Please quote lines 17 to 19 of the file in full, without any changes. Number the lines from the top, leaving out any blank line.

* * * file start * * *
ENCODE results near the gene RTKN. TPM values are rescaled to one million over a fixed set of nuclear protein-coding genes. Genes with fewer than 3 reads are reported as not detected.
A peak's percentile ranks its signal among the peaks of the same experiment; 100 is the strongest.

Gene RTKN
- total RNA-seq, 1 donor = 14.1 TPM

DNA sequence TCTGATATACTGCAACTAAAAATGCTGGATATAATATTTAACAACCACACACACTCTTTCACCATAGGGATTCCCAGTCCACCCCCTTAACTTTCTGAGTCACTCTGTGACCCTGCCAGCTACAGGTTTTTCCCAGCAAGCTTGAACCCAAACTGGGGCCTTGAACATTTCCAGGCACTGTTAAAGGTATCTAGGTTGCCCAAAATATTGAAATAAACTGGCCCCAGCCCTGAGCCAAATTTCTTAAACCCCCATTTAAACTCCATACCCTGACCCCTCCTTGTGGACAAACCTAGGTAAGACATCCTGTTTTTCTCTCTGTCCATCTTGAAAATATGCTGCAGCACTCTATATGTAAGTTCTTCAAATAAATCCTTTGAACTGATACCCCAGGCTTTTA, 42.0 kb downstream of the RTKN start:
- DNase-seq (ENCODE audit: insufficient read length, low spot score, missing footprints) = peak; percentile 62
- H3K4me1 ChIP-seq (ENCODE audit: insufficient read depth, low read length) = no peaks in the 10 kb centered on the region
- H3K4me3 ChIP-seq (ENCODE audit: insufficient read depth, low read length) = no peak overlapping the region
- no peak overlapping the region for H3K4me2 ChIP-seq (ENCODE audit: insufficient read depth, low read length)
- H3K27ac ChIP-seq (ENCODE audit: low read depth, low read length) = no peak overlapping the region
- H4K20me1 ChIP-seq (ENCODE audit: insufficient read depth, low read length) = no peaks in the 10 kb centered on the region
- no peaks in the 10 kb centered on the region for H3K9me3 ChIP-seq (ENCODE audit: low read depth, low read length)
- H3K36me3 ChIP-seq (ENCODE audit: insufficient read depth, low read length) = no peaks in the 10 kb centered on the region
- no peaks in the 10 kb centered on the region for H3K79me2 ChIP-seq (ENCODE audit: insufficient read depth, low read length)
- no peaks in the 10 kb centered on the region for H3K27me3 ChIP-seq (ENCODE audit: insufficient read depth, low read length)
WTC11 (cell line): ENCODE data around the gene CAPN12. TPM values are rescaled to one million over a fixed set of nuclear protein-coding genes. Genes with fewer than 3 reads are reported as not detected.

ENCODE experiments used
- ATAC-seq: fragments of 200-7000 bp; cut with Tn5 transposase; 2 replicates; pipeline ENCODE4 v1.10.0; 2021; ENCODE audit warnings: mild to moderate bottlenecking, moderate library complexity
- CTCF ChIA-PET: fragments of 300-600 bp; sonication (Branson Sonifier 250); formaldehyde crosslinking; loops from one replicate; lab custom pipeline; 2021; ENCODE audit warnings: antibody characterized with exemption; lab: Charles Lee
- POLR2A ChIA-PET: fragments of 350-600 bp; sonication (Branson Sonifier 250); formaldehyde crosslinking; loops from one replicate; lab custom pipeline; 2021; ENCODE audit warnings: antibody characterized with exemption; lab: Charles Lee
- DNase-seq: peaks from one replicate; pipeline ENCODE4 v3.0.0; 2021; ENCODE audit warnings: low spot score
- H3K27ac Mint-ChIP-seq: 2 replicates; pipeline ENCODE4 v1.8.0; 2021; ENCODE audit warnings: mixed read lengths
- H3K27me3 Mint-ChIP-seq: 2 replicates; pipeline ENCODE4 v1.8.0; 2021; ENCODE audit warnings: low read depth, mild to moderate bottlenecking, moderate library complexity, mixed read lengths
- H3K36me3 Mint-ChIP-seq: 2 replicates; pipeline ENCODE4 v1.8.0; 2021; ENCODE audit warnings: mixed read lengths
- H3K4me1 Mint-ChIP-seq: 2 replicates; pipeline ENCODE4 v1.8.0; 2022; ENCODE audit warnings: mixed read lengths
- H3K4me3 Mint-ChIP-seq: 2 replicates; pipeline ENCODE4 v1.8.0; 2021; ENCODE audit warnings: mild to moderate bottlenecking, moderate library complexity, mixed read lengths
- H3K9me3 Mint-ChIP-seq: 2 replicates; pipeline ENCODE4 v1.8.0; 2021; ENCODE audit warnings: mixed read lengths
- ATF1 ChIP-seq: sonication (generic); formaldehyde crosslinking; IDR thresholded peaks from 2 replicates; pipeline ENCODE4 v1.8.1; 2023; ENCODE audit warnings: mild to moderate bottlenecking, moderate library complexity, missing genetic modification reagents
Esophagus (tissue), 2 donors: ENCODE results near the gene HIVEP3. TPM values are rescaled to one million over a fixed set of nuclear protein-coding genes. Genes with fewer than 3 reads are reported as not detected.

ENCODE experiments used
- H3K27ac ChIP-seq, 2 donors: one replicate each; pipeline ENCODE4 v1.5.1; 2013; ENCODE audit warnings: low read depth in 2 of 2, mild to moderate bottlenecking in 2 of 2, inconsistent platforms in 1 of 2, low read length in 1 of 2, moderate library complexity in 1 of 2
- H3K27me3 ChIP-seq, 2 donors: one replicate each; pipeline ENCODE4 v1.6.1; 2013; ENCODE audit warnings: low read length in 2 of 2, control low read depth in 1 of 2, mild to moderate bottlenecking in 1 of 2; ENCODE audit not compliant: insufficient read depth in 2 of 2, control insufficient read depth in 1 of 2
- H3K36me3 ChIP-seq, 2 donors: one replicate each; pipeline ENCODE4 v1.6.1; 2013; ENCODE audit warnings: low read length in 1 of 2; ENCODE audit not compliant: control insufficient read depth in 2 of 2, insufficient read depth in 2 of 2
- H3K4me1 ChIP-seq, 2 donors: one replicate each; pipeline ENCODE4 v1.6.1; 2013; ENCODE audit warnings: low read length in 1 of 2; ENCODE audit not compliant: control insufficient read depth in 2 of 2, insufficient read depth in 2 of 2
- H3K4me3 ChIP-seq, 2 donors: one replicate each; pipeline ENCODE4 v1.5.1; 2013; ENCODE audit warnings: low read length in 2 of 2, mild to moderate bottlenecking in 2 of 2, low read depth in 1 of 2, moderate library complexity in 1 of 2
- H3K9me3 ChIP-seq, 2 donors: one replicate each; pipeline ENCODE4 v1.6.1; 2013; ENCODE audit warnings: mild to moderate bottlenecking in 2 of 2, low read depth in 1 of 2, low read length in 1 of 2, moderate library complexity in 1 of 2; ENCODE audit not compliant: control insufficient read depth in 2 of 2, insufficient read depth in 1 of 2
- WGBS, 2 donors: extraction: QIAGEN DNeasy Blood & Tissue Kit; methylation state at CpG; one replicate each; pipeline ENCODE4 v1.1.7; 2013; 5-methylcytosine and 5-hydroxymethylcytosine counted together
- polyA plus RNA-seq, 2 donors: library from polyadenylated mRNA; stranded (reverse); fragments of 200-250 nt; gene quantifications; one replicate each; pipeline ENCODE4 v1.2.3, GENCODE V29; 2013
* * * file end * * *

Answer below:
ENCODE experiments used
- ATAC-seq: fragments of 200-7000 bp; cut with Tn5 transposase; 2 replicates; pipeline ENCODE4 v1.10.0; 2021; ENCODE audit warnings: mild to moderate bottlenecking, moderate library complexity
- CTCF ChIA-PET: fragments of 300-600 bp; sonication (Branson Sonifier 250); formaldehyde crosslinking; loops from one replicate; lab custom pipeline; 2021; ENCODE audit warnings: antibody characterized with exemption; lab: Charles Lee